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Coventry University

International Relations

UCAS Code: L250

Bachelor of Arts (with Honours) - BA (Hons)

Entry requirements


A level

B,B,C

The Access to HE Diploma to include 30 Level 3 credits at Merit. Plus GCSE English at grade 4 or above.

GCSE/National 4/National 5

5 GCSEs at grade 4 / C or above to include English.

International Baccalaureate Diploma Programme

29

Pearson BTEC Level 3 National Extended Diploma (first teaching from September 2016)

DMM

UCAS Tariff

112

We've calculated how many Ucas points you'll need for this course.

About this course


This course has alternative study modes. Contact the university to find out how the information below might vary.

Course option

3.0years

Full-time | 2020

Other options

4.0 years | Sandwich | 2020

Subject

International relations

The world is becoming ever more interdependent with the resulting global socio-political changes – from the rising cost of foreign aid to the impact of non-English speaking immigrants within the education system – increasingly affecting people at a local level.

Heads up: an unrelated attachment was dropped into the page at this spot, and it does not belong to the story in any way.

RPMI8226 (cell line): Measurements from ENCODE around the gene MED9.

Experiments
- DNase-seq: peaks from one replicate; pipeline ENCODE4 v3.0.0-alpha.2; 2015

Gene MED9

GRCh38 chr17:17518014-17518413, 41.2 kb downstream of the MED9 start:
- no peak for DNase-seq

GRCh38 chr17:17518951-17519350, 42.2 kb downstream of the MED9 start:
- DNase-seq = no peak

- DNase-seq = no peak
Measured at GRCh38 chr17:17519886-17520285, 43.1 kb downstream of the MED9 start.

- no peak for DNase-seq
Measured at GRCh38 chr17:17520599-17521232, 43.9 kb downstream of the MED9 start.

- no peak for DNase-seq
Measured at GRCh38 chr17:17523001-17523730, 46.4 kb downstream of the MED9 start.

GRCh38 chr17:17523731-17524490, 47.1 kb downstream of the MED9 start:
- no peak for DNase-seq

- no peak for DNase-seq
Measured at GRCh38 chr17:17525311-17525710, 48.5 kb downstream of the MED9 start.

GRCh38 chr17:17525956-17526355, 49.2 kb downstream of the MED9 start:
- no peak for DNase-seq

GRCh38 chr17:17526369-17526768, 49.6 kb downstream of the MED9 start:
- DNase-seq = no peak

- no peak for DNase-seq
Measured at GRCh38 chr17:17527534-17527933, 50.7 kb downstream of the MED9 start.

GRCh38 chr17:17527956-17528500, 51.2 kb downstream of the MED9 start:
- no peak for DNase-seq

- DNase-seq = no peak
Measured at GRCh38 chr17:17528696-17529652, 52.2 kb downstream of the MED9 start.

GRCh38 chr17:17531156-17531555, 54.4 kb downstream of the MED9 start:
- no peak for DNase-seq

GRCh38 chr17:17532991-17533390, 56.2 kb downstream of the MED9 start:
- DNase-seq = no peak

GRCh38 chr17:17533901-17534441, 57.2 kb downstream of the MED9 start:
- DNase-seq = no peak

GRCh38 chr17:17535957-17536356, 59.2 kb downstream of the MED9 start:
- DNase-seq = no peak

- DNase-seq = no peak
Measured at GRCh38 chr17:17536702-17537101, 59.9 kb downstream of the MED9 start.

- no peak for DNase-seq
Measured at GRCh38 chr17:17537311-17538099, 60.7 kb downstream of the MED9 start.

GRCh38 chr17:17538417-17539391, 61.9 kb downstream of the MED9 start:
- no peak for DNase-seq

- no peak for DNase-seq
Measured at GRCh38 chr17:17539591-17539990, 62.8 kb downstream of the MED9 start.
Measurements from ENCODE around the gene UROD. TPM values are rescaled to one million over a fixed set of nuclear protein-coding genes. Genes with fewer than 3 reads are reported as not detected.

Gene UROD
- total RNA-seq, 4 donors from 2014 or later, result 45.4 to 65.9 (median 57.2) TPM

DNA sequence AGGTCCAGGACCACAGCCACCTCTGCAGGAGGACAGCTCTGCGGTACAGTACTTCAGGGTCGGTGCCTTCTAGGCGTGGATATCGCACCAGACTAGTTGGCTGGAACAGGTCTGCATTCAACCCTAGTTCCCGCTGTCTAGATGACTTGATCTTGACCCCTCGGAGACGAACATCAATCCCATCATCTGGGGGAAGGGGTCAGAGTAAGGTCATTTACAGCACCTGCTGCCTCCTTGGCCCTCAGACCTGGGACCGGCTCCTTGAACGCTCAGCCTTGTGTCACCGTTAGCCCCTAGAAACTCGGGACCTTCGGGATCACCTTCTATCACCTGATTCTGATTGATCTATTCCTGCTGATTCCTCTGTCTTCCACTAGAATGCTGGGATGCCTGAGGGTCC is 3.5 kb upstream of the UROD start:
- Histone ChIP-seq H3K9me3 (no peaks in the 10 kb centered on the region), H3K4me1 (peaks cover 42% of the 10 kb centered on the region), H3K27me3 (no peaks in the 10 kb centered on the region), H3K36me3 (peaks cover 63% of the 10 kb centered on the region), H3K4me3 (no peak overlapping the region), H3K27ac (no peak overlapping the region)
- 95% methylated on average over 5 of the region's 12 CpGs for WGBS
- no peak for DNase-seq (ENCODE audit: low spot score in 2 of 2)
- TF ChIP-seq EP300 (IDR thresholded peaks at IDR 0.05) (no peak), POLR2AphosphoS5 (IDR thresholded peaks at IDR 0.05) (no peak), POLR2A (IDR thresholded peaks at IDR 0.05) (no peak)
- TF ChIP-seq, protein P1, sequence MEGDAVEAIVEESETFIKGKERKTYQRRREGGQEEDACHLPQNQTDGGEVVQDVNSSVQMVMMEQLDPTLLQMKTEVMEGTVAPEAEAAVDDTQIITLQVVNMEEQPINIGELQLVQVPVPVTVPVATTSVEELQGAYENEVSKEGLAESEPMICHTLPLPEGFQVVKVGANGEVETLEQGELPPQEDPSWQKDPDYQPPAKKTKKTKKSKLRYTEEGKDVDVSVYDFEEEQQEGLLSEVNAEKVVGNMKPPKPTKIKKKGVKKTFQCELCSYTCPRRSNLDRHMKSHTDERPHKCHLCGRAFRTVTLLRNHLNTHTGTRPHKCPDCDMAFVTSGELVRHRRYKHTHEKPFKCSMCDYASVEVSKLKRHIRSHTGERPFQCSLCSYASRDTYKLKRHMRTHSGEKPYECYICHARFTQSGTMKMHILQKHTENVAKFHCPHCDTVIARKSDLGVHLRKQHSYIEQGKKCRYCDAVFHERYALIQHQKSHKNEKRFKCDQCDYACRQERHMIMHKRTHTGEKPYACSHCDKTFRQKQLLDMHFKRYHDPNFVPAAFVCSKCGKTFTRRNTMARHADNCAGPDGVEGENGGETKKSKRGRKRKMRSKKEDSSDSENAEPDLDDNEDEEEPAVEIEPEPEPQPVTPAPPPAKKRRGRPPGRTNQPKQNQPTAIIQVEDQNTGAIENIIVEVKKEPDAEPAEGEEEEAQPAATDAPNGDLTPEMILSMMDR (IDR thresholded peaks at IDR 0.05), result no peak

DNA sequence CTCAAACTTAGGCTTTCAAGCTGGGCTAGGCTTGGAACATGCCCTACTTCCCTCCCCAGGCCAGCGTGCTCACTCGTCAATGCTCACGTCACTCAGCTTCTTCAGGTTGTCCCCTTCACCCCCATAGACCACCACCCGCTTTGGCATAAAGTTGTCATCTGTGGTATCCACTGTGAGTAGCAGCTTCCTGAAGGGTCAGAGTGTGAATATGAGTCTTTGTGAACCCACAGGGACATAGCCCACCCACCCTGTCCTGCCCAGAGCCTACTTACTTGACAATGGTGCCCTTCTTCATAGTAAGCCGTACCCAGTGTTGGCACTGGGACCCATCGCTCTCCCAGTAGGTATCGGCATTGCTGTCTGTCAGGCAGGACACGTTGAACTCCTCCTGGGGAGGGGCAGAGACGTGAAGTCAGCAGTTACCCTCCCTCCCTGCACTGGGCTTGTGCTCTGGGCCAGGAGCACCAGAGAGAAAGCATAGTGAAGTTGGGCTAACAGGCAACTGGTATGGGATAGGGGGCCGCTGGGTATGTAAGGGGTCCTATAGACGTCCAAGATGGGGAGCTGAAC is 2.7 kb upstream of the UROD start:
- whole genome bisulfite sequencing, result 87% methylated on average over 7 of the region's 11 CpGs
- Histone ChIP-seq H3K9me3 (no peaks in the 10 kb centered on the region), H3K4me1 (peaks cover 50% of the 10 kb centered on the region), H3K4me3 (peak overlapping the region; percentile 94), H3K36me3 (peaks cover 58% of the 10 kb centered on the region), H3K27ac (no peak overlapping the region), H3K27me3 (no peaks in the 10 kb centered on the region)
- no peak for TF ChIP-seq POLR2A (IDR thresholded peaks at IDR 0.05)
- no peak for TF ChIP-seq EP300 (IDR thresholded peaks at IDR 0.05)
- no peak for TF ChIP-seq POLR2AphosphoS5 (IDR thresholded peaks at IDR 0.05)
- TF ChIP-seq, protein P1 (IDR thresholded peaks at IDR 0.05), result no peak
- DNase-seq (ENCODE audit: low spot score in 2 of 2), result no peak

If you are fascinated by world politics, global citizenship and international humanitarian aid, this dynamic and topical course covers these issues and more. Ideal if you wish to pursue careers in the field of diplomacy, intelligence, development or international organisations, it could lead to jobs in local, national or international government, as well as teaching, research, voluntary organisations and non-governmental organisations (NGOs).

Taught by staff with research expertise in security studies, development, peace studies, foreign policy analysis and the history of international political thought, the course aims to provide a solid grounding in international relations theory, coupled with practical explanations of how states and other international actors compete and cooperate within the world system.

You will have the opportunity to study the evolution and interaction of different states and societies around the globe, exploring the history of world politics since World War II. You will consider how foreign policy decision-makers and international organisations respond in the face of war, social movements, terrorism, political struggles, democratic advances and setbacks.